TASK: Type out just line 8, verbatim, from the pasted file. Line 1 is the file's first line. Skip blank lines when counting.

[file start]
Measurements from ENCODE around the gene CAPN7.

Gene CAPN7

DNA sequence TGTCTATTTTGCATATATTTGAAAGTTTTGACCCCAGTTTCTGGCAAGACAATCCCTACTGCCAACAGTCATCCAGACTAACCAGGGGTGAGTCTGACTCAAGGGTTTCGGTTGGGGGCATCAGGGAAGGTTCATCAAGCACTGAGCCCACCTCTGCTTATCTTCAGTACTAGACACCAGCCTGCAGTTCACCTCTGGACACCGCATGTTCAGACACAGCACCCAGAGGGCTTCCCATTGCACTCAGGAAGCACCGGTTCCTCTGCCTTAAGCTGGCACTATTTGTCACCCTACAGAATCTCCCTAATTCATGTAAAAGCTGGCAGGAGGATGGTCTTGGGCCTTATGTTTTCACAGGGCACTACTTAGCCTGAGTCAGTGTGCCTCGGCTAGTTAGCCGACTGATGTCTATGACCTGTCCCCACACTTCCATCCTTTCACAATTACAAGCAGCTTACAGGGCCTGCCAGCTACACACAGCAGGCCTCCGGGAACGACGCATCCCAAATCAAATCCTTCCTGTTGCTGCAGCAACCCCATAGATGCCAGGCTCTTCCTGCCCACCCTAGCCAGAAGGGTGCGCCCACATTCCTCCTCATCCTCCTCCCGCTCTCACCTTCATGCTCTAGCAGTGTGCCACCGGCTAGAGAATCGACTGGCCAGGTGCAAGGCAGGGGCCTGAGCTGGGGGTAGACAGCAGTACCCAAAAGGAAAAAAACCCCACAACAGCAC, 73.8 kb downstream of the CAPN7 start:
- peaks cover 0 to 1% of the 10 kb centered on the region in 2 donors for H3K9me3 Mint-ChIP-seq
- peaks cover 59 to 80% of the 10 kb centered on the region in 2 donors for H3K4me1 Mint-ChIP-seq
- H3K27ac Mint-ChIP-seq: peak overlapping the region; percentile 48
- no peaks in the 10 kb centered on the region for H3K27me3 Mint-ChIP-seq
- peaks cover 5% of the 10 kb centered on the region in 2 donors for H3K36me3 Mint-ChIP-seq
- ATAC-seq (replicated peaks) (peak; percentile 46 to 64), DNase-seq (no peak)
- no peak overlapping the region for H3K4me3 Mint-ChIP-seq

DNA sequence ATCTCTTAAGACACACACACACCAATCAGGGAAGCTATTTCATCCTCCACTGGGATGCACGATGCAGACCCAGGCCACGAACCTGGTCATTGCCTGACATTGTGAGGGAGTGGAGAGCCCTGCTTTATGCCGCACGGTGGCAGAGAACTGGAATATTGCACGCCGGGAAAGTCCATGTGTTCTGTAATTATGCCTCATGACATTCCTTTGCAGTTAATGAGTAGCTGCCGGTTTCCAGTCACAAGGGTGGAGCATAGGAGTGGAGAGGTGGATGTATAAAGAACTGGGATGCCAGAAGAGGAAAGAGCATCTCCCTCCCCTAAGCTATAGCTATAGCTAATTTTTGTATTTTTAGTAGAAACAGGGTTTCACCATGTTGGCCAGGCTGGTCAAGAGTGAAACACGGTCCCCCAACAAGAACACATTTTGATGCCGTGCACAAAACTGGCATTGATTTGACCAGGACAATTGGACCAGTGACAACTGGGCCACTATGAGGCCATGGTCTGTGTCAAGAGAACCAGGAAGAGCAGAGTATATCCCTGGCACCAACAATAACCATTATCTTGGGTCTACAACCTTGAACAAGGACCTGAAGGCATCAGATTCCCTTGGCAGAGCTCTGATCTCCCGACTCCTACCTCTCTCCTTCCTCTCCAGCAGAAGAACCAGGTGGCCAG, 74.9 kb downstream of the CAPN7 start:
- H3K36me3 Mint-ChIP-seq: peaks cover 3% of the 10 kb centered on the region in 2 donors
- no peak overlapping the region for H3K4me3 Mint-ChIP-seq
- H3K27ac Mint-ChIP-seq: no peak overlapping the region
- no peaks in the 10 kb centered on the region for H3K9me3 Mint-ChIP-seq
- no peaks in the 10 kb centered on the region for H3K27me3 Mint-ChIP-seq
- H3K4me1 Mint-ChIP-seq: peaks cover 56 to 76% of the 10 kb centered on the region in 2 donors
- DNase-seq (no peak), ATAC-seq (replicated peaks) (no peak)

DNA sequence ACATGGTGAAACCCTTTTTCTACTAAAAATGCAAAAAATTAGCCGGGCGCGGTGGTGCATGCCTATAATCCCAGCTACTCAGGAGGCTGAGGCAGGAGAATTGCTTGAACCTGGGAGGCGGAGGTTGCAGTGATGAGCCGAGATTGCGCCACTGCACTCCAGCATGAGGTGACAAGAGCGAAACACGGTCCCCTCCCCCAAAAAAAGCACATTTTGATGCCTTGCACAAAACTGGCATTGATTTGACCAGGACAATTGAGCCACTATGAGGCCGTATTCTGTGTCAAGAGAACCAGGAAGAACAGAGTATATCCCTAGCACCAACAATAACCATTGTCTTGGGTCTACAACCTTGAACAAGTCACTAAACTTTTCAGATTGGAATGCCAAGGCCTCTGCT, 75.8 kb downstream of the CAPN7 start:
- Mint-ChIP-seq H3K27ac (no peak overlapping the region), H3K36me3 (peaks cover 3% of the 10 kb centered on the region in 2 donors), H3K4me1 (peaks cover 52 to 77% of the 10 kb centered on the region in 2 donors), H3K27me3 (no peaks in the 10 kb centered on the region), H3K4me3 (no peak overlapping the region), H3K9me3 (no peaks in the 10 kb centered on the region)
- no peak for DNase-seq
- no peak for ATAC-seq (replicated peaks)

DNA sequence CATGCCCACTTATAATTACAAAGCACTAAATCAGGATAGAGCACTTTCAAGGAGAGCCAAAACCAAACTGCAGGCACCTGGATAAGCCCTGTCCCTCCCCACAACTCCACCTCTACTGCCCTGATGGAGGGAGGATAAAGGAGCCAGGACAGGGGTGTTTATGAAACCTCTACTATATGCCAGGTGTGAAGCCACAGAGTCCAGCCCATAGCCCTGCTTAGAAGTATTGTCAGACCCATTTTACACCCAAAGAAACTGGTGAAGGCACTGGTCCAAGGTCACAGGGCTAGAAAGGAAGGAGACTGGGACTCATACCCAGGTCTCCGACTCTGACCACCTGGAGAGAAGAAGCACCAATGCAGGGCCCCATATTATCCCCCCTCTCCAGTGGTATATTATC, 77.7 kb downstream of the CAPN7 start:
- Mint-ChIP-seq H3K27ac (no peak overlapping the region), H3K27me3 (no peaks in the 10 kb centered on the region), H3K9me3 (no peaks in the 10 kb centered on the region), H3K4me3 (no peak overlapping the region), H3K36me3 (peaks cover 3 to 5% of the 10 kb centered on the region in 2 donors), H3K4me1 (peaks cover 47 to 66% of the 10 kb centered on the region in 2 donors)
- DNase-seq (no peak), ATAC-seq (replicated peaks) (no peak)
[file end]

- peaks cover 5% of the 10 kb centered on the region in 2 donors for H3K36me3 Mint-ChIP-seq